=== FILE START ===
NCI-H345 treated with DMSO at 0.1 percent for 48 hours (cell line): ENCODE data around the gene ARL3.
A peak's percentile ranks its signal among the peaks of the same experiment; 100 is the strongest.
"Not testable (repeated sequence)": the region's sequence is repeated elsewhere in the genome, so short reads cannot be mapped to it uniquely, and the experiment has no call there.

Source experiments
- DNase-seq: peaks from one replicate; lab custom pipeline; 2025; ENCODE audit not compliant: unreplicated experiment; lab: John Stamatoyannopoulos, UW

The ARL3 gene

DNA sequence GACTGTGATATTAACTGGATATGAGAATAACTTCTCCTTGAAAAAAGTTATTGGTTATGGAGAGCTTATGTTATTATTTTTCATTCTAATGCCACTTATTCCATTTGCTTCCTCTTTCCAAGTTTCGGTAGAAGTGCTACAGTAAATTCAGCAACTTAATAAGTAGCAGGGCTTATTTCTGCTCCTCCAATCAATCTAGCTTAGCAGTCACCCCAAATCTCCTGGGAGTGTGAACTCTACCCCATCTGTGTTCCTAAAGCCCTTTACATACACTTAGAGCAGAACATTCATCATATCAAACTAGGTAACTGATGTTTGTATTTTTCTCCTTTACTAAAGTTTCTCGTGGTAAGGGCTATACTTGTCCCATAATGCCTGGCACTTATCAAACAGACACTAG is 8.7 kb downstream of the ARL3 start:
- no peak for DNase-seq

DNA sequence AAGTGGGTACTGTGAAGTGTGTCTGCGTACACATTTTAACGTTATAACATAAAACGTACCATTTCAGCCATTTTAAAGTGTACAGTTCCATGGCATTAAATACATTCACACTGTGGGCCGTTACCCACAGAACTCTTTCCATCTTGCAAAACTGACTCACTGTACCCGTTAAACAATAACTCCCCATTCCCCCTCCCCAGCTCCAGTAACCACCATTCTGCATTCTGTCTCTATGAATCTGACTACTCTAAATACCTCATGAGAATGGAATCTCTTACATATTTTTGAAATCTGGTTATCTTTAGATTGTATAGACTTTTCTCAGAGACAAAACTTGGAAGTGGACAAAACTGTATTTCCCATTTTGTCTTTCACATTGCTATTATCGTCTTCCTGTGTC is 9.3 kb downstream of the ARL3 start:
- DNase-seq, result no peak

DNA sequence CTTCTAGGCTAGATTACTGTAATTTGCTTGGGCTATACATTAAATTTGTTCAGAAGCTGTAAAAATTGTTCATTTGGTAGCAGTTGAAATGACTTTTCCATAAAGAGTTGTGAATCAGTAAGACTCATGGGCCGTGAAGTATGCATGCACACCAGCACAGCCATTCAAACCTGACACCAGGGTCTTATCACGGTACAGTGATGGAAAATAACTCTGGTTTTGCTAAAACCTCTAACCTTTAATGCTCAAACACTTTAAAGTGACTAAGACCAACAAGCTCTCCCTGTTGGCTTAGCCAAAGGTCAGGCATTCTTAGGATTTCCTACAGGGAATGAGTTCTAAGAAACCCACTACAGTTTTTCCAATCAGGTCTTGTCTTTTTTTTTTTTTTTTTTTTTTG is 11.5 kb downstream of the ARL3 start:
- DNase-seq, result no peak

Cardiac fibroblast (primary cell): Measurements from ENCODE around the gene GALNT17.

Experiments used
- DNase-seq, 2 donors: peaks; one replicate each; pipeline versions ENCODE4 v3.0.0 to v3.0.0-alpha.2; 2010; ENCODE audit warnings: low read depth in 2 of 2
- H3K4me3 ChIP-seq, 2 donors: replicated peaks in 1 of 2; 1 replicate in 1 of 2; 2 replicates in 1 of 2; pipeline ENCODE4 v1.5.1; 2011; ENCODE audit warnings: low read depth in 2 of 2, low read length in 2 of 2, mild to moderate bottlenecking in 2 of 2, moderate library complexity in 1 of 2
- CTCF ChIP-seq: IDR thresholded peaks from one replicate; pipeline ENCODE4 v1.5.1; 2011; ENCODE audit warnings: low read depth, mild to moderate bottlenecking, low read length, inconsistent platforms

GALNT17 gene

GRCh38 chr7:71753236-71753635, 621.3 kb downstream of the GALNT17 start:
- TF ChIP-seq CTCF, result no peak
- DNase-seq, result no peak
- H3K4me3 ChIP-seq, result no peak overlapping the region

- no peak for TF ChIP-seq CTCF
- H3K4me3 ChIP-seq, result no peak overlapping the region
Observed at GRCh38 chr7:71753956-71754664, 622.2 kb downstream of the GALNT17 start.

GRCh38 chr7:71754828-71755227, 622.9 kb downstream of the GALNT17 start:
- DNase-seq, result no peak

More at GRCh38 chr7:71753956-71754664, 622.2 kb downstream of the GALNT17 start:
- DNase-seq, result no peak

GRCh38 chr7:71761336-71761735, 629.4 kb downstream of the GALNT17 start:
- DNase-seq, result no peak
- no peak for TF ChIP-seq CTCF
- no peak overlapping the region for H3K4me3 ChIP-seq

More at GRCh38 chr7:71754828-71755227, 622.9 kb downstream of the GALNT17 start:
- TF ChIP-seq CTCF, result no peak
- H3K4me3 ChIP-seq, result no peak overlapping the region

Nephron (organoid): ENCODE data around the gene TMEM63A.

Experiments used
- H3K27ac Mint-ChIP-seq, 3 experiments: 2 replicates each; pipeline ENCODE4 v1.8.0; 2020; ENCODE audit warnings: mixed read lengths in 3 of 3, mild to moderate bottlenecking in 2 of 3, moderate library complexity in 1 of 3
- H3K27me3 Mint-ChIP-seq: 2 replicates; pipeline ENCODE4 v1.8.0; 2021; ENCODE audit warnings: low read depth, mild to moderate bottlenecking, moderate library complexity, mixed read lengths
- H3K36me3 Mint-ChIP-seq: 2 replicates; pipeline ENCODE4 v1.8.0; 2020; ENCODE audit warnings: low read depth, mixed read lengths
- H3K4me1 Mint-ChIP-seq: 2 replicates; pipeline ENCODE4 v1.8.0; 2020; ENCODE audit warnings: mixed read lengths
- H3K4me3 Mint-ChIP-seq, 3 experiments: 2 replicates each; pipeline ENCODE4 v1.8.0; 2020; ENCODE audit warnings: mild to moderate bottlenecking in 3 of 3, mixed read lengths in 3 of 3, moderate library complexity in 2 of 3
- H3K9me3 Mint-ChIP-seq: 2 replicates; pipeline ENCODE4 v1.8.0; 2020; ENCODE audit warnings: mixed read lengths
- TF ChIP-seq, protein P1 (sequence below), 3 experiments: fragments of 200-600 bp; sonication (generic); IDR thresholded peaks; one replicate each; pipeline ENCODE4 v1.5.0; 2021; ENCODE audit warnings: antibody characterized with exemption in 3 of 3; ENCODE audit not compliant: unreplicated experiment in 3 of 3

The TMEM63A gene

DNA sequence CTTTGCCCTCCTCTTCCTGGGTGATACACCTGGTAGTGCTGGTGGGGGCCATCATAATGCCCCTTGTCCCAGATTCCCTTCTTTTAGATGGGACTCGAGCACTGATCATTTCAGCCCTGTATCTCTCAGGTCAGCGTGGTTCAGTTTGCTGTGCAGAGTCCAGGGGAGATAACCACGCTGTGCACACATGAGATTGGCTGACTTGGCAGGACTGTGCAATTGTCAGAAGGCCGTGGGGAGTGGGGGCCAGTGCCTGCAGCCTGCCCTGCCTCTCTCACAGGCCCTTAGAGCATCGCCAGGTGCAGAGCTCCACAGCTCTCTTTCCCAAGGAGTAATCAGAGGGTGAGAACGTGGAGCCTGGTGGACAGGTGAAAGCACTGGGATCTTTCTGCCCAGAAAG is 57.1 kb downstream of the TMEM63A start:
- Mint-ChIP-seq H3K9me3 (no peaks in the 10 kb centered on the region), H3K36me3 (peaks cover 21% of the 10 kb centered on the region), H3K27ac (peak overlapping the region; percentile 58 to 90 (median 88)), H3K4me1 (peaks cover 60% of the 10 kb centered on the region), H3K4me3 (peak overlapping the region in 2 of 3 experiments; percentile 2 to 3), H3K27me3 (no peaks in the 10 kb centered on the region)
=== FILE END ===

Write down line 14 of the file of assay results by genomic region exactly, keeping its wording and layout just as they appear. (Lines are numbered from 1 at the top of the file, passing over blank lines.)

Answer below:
Experiments used